Another layover in Munich, Germany means another exciting adventure! This time around, a colleague of mine and I decided to make the two hour trek to the town of Füssen, to see one of the most visited castles in the country: Neuschwanstein!
It was super busy and we couldn’t spend much time there because of our early morning arrival and the significant distance from Munich, …BUT it was totally worth it!!!!!
A bit of history for you- Neuschwanstein Castle was commissioned in 1869 by King Ludwig II, at a time when castles were no longer built for strategical and defensive purposes. This is why it was constructed with what was considered to be “state of the art technology” for its time. Toilets, for example, had an automatic flushing system and an air heating system was installed that spanned the entire castle.
Originally, it was going to take three years to build. With Ludwig II’s perfectionism, it was not yet completed by his untimely death in 1886 and remains unfinished to this day.
Visitors are permitted inside the castle, but retrieving tickets is a challenge. We went during the high season (July-September), meaning admission sells out online well in advance. This didn’t bother us too much though, because the most extraordinary thing about the castle is the surrounding landscape!
Located on the top of a hill in southwest Bavaria, Neuschwanstein Castle is perfectly positioned overlooking the Hohenschwangau valley. With its white limestone façade and deep blue turrets, it is rumoured that Walt Disney himself used it as his inspiration for the castle in the Disney classic, Cinderella, as well as for Sleeping Beauty‘s castle in his Disneyland California theme park. Disney did, after all, visit Neuschwanstein prior to its construction and the resemblance is uncanny!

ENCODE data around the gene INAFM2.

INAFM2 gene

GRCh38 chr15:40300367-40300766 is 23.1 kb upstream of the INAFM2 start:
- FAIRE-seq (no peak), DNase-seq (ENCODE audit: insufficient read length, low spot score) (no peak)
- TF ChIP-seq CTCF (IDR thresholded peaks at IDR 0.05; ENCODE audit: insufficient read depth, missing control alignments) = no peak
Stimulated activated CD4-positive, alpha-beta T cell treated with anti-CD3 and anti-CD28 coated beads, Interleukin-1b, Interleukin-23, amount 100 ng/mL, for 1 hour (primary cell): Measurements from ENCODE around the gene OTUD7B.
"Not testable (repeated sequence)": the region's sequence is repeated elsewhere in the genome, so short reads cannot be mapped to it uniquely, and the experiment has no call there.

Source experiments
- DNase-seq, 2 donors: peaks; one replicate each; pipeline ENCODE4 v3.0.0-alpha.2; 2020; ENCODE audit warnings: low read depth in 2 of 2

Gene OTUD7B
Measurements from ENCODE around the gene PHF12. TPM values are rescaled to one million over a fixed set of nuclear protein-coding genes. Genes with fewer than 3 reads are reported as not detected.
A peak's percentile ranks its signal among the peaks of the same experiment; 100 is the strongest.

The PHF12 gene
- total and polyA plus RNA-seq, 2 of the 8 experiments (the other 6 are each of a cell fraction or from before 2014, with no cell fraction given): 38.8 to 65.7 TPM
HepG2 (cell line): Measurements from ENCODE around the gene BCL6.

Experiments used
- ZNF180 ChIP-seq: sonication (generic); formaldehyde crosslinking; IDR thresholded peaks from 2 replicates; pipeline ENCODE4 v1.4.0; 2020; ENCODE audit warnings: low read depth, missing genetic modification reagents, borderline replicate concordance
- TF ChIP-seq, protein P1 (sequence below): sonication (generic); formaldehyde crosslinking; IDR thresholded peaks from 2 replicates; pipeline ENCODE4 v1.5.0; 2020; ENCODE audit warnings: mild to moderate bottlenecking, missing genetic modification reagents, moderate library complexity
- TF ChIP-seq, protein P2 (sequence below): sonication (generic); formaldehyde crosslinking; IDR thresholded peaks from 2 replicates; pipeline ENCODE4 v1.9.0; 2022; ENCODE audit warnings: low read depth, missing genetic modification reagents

There are many trails that you can take up and around the castle, but my favourite view was just past the Marienbrücke (Queen Mary’s) bridge. It is accessible via a shuttle bus, horse-drawn carriage or by foot. Be advised that during high season, there is usually a lineup to use it. Once you cross over to the other side though, no one is there- an Instagrammer’s paradise!
Following our visit to the castle, we ate at Allgäuer Stüberl Restaurant Cafe at the base of one of the trails to grab some traditional Bavarian eats. Needless to say we weren’t disappointed, and slept on the train the entire way back to Munich!
If you’re looking for tips on how to get to Neuschwanstein Castle from Munich, or for more information on purchasing tickets, I highly recommend you read The Wallet Diet’s step-by-step guide.
In our experience, we took the train to Füssen from Münichen Hbf (2 hours, approximately €40 or $46 US) and from Füssen, road bus 78 (outside of the train station) to the base of the hill where the castle is located.
Let me know what you think in the comments below! Would you make the journey to Neuschwanstein Castle?
Next stop: Bali, Indonesia 🇮🇩
Disclaimer: My posts are my personal views and and do not represent the views of my company.